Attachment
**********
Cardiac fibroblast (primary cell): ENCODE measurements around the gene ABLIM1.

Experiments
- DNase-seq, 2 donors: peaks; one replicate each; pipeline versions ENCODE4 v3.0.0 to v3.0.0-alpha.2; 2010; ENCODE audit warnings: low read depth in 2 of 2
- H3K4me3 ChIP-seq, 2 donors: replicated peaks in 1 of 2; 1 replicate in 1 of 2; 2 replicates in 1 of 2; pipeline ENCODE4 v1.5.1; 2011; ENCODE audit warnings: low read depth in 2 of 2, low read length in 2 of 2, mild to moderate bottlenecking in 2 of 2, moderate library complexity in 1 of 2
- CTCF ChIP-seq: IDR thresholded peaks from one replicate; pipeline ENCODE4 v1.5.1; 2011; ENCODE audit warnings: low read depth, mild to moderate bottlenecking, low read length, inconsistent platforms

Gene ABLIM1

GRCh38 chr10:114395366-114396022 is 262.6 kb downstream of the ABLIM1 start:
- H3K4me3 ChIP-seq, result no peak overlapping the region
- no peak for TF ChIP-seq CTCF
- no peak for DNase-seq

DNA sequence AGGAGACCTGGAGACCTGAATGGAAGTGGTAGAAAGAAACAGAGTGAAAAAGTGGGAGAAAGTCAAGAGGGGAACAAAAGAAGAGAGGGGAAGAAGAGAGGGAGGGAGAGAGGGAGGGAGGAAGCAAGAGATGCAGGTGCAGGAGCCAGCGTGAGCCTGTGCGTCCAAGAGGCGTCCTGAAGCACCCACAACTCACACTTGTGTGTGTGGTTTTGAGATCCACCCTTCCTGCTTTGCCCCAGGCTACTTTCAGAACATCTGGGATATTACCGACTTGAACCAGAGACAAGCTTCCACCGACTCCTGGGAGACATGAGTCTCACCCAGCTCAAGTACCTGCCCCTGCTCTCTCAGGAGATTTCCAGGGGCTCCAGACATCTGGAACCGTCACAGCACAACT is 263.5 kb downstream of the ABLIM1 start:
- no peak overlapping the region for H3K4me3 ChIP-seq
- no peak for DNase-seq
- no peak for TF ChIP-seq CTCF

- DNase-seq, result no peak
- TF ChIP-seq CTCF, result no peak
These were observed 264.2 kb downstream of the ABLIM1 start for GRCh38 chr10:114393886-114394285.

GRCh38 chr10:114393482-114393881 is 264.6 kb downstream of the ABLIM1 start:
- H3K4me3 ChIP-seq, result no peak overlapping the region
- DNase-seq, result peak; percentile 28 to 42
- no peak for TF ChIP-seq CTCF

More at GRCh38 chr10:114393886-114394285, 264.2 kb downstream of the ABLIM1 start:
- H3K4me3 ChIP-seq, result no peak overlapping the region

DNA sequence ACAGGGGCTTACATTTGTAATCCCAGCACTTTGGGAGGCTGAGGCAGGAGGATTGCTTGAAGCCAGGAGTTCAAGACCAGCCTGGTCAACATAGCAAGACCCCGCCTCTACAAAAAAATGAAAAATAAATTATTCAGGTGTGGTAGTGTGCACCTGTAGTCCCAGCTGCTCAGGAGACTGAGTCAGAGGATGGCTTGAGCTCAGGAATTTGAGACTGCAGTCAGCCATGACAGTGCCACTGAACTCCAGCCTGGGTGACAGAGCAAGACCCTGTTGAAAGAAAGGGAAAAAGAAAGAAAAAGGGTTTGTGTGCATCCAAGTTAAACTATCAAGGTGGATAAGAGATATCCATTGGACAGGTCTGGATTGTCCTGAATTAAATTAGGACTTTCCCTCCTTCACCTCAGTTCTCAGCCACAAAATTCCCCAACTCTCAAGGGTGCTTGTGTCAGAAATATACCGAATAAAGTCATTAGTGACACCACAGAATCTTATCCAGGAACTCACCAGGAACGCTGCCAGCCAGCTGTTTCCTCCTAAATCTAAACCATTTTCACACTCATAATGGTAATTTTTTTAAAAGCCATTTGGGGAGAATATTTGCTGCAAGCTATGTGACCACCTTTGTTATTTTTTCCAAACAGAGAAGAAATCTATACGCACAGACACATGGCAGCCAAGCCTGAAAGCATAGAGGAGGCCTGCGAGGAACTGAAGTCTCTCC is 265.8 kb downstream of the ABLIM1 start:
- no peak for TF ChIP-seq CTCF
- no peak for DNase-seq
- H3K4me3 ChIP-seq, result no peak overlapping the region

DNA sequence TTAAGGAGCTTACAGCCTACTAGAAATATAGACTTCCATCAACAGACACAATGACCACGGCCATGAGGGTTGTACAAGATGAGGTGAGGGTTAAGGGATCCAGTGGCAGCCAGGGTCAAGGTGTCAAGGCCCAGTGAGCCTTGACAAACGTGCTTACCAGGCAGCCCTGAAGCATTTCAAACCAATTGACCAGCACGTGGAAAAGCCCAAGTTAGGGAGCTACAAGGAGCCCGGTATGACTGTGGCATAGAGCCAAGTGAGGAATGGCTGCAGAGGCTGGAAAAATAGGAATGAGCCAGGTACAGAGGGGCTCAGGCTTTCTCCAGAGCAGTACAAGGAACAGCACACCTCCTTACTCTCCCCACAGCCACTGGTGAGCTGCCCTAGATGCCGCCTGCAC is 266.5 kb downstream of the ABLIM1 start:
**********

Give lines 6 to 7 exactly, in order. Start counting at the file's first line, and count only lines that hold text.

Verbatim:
Gene ABLIM1

GRCh38 chr10:114395366-114396022 is 262.6 kb downstream of the ABLIM1 start: